Multiple Sclerosis Drug Costs Account for More Than Two-Thirds of Patients' Total Cost of Care


A new study carried out by Blue Cross and Blue Shield of Minnesota and PBM Prime Therapeutics forecasts that multiple sclerosis specialty drug treatment cost will exceed $50,000 per person per year in 2016.

A new study carried out by Blue Cross and Blue Shield of Minnesota and PBM Prime Therapeutics forecasts that multiple sclerosis specialty drug treatment cost will exceed $50,000 per person per year in 2016.

Multiple sclerosis specialty drug costs are the fastest growing category within the total cost of care, according to the results of a new study from Prime Therapeutics that were presented at the Academy of Managed Care Pharmacy’s 2012 Educational Conference. Costs for these medications are growing at 6.4 times the rate of all other medical costs, and from 2008 to the present, the price for self-injectable specialty drugs has increased from 16.3% to 22.6%.

Although increased utilization and adherence of drug therapies for chronic conditions often lowers the cost of total care by keeping patients out of the hospital, Prime found that the increase in uptake of multiple sclerosis therapies was not associated with a decrease in medical costs.

“As the results show, MS specialty drug costs have increased by double digits in the last several years and are not projected to level off in the near future,” said Pat Gleason, PharmD, FCCP, BCPS, director of clinical outcomes assessment at Prime, in a release.

Researchers of the report claim that inflationary price increases are the major driver of the cost increases, noting that for the past 5 years, MS specialty pharmaceutical manufacturers have had double-digit price increases annually. The anticipated medical cost savings from MS drugs cannot offset the cost of these therapies, as pharmacy costs now exceed all medical costs for this condition, according to the report.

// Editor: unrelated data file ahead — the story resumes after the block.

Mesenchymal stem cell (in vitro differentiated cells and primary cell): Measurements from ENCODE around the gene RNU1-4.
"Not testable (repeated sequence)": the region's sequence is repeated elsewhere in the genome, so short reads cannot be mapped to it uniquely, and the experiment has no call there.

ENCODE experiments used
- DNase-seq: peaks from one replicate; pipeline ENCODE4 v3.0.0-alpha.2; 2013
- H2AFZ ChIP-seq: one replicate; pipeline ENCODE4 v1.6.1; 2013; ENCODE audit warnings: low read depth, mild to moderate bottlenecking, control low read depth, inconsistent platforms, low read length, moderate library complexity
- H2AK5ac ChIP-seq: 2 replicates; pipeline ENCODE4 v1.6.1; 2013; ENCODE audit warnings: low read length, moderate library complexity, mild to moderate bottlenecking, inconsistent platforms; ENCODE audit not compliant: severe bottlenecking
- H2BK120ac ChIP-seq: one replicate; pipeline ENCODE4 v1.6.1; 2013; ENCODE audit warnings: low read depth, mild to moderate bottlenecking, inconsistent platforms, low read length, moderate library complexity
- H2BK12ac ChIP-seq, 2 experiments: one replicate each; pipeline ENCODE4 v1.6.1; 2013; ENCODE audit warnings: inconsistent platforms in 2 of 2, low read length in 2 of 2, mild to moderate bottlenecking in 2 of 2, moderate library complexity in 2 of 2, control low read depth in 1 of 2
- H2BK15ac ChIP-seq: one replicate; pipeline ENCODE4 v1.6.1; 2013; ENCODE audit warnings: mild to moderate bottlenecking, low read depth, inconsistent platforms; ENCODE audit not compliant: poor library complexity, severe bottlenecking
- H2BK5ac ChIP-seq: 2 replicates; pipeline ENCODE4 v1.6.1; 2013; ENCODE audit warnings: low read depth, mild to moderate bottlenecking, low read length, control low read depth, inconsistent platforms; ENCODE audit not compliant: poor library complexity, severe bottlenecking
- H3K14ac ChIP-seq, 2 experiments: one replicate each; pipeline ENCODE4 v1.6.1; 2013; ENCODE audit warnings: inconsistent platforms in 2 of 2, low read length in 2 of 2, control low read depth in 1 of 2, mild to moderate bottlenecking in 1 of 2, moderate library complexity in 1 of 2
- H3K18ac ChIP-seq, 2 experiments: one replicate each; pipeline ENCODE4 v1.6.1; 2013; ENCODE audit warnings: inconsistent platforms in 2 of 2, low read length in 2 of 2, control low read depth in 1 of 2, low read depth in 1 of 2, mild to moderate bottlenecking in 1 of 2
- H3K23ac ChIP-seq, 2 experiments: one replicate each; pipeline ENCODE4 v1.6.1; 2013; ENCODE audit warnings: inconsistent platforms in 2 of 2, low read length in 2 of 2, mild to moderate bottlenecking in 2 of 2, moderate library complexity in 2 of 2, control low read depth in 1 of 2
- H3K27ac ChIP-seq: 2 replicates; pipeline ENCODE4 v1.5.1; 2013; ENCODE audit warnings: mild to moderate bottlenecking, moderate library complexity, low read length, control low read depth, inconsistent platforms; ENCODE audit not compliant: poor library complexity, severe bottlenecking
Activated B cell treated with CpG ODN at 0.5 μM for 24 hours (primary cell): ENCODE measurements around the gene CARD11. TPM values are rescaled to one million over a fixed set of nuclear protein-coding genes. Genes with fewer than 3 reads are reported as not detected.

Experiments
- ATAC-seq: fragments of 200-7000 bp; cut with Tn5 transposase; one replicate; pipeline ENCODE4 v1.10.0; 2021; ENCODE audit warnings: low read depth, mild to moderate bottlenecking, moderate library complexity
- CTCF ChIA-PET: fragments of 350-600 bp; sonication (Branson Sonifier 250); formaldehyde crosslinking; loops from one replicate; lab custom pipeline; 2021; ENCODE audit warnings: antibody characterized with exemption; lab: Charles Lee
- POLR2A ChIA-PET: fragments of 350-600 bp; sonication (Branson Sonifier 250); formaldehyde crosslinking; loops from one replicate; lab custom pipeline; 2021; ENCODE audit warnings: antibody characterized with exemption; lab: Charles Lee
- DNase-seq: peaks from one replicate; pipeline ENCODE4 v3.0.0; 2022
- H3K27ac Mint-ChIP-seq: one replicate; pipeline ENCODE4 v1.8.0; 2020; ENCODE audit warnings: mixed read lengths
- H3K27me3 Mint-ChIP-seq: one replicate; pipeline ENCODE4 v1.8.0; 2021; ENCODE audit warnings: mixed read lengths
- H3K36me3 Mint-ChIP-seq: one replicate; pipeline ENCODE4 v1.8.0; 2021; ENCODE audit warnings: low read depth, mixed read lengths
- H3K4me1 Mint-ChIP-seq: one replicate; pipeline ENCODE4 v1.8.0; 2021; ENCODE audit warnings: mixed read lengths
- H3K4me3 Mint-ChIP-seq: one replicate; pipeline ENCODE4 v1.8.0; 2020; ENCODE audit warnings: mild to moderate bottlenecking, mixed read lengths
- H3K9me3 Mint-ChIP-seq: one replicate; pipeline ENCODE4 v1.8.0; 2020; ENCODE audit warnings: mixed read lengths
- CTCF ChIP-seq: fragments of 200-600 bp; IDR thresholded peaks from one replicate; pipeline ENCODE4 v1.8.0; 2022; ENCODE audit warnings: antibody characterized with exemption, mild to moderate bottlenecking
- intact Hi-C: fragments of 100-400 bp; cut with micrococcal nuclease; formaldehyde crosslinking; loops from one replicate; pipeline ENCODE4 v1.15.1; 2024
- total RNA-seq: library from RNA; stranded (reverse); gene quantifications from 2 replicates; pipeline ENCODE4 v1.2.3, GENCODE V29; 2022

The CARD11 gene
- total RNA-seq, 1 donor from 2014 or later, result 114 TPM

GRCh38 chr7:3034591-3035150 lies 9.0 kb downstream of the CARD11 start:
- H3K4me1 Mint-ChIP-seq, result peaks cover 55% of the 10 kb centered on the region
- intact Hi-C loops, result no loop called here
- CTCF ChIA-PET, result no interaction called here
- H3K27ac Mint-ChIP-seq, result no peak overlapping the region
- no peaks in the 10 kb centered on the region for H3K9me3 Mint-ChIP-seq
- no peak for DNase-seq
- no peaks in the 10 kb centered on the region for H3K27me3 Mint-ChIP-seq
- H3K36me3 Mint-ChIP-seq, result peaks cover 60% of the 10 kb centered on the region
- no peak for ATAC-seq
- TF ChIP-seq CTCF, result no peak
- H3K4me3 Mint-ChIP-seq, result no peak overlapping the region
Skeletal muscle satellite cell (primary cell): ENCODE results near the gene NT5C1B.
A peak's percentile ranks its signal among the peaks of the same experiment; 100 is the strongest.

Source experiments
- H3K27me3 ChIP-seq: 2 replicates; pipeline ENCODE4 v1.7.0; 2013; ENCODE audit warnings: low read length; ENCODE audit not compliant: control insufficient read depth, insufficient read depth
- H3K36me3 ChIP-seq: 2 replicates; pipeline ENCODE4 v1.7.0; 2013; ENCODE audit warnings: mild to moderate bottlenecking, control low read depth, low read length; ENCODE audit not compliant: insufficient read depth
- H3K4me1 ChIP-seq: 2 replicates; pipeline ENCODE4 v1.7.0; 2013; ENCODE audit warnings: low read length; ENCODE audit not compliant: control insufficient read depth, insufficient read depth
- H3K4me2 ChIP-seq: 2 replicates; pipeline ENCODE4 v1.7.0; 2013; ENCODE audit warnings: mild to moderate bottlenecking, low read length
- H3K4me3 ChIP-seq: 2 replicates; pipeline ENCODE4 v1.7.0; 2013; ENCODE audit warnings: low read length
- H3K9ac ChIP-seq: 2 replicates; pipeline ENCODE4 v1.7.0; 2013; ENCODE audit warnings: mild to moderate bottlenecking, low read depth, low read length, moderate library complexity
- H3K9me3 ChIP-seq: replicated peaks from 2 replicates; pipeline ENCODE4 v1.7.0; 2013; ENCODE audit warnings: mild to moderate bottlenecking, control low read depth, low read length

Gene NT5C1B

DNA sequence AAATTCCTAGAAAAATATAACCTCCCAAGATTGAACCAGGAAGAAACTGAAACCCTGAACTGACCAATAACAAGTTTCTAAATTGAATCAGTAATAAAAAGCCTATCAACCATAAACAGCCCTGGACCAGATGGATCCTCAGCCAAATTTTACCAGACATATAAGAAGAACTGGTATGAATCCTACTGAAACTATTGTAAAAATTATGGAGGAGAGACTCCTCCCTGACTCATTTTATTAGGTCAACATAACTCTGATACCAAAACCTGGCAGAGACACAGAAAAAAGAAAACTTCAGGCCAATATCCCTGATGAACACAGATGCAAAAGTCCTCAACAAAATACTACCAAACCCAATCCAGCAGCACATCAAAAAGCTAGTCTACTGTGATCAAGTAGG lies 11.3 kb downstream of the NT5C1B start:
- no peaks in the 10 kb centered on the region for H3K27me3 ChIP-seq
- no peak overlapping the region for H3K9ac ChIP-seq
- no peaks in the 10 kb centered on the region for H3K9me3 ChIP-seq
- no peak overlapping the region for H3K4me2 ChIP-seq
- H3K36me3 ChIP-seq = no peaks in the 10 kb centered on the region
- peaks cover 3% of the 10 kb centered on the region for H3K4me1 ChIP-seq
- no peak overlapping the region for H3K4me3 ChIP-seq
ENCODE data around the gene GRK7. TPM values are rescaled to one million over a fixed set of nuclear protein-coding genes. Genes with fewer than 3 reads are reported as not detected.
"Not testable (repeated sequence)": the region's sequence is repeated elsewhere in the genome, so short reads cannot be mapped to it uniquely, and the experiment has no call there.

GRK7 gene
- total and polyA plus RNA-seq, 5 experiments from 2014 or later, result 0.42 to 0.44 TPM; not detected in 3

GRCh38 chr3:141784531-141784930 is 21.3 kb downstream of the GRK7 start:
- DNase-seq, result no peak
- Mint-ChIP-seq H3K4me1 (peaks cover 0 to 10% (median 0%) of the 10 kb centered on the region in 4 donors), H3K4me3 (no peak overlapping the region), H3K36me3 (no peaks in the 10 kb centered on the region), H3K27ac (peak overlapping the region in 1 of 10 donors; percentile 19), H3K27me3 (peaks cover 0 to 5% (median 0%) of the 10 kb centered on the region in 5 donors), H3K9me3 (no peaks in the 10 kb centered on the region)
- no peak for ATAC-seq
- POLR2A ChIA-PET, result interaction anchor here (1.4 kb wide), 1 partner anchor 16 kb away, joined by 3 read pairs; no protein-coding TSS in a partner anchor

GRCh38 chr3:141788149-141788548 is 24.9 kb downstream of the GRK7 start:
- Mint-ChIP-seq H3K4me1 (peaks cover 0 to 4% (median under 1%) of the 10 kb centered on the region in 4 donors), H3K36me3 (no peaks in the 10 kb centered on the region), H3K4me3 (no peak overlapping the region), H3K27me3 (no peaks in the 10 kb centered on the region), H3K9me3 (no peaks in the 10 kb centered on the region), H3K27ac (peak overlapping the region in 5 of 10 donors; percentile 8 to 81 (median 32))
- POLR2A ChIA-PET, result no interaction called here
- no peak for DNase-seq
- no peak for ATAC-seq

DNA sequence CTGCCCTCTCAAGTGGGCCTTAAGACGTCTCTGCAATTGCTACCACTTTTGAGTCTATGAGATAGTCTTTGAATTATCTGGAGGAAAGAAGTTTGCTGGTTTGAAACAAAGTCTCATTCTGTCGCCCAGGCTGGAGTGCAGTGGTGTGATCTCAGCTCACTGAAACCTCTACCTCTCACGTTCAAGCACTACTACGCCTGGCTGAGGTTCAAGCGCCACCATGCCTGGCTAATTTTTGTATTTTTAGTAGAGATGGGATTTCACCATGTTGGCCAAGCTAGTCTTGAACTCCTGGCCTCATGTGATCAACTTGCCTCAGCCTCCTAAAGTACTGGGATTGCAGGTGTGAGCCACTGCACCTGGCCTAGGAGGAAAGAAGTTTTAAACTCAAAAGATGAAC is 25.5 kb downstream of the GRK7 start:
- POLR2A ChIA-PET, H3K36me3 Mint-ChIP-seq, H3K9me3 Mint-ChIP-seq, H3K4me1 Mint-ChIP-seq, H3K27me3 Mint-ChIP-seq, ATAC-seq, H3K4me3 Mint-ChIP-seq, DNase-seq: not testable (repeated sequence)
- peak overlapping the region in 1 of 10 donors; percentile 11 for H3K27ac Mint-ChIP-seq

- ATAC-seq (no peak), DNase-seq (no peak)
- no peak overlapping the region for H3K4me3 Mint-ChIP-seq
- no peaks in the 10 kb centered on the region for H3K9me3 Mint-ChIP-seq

The drugs included in the study were dalfampridine, fingolimod, glatiramer, interferon beta-1a and 1b, natalizumab, and mitoxantrone. Since 2008, the wholesale acquisition cost for beta-interferon has nearly doubled (81.1% to 92.8%), glatiramer has more than doubled (111.7%), and natalizumab has increased two-thirds (65.8%). The use of Ampyra (dalfampridine ) or Gilenya (fingolimod) in place of another MS agent, the researchers wrote, could increase the pharmacy portion of direct MS health costs to 70%. New medications slated to hit the market, like Biogen Idec’s BG-12 this December and laquinimod and Lemtrada (alemtuzumab) in 2013, are expected to further increase the pharmacy cost burden.

To solve this problem, the researchers suggested implementing measures to control price inflation. “As pharmacy benefit managers and health plans strive to improve the quality of care for individuals with MS through improved adherence, the expected increases in cost of care can be mitigated through rebate contractual relationships that provide some measure of price inflation protection,” they wrote.

Aubagio (teriflunomide), one of the newest market entrants, is priced lower than glatiramer and interferon beta-1a, and substantially less than Gilenya. Aubagio is cheaper than most established therapies, a fact which sources say will produce greater than anticipated adoption rates. In addition, Aubagio’s manufacturer is implementing a copay program that includes a 3-month free trial, with patients paying only $35 a month after the trial period ends. Some argue the price of Aubagio should be even lower than it is already, as Aubagio is the principal active metabolite of leflunomide (brand name Arava), a drug for rheumatoid arthritis that was approved in 1998 and has been available as a generic for quite some time.

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